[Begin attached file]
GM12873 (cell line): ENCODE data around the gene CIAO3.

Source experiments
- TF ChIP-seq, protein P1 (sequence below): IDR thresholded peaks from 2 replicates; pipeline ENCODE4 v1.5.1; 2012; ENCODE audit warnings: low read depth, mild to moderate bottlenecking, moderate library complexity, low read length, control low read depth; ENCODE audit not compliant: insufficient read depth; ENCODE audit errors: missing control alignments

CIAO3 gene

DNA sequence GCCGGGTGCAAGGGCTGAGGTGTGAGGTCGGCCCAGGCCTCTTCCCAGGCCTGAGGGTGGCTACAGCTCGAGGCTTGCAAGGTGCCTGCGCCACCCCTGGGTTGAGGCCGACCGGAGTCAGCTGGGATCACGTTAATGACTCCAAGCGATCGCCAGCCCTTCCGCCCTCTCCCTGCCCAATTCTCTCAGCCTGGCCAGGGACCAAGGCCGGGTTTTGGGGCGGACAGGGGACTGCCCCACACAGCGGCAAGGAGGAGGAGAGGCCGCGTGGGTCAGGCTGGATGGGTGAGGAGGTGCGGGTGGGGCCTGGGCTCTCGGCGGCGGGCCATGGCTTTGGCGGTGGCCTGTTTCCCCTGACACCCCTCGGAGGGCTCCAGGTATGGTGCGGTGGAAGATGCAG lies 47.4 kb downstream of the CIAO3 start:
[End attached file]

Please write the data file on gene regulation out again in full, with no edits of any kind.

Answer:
GM12873 (cell line): ENCODE data around the gene CIAO3.

Source experiments
- TF ChIP-seq, protein P1 (sequence below): IDR thresholded peaks from 2 replicates; pipeline ENCODE4 v1.5.1; 2012; ENCODE audit warnings: low read depth, mild to moderate bottlenecking, moderate library complexity, low read length, control low read depth; ENCODE audit not compliant: insufficient read depth; ENCODE audit errors: missing control alignments

CIAO3 gene

DNA sequence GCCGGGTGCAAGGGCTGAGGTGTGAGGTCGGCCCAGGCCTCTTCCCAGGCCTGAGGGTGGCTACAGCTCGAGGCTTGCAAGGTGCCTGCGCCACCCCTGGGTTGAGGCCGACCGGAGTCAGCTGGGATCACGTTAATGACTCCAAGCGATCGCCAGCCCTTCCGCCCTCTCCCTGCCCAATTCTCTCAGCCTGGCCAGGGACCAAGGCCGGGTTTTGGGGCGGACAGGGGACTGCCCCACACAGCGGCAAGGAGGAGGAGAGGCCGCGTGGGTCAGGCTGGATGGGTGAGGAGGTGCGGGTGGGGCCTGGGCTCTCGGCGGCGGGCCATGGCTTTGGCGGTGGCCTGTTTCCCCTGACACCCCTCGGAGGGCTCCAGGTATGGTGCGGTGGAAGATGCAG lies 47.4 kb downstream of the CIAO3 start: